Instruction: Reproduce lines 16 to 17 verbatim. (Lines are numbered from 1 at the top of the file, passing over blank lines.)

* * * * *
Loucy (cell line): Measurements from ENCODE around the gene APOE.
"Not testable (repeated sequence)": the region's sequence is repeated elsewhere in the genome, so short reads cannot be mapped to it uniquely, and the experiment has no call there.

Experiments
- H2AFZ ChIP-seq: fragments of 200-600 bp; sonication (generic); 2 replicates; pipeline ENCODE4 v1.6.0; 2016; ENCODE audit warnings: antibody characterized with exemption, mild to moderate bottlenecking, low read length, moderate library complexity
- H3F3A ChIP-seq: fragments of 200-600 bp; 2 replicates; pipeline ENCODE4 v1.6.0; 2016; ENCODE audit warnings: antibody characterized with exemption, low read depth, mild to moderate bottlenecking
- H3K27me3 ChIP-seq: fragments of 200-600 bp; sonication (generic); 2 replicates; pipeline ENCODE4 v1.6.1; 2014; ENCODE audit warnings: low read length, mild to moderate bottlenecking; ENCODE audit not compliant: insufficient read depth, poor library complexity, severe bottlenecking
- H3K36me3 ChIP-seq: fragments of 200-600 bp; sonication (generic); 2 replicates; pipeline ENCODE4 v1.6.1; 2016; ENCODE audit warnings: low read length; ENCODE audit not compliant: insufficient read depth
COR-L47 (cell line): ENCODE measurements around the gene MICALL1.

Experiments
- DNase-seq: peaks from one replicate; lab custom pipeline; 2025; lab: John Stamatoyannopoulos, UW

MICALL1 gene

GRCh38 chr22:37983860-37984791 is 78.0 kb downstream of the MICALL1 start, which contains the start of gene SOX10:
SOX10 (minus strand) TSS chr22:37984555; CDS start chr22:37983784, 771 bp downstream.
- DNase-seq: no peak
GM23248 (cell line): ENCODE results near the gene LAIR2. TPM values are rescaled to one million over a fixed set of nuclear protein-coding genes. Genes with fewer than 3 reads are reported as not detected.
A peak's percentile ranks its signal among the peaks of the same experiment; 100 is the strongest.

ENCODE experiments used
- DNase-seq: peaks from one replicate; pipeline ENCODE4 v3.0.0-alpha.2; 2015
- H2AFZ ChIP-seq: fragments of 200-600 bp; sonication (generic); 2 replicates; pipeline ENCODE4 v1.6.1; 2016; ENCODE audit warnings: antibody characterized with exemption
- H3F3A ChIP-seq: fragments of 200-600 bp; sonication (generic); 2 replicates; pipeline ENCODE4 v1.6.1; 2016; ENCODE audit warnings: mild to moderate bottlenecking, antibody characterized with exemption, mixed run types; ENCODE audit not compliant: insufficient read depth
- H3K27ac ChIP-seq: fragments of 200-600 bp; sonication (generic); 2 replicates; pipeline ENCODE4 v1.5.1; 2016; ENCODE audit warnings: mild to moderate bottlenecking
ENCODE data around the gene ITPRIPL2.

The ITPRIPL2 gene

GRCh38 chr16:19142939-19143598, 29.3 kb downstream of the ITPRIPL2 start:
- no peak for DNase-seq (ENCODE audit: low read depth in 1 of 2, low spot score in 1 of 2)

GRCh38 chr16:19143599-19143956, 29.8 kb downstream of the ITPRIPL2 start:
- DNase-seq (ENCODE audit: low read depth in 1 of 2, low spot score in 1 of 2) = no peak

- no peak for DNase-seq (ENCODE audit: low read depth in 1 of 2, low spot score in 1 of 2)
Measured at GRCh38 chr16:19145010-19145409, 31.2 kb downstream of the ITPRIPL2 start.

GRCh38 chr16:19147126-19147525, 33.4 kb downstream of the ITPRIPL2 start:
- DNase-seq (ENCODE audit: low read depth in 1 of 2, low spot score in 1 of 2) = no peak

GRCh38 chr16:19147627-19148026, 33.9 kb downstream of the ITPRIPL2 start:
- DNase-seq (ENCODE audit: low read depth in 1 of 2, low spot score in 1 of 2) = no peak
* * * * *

A peak's percentile ranks its signal among the peaks of the same experiment; 100 is the strongest.

ENCODE experiments used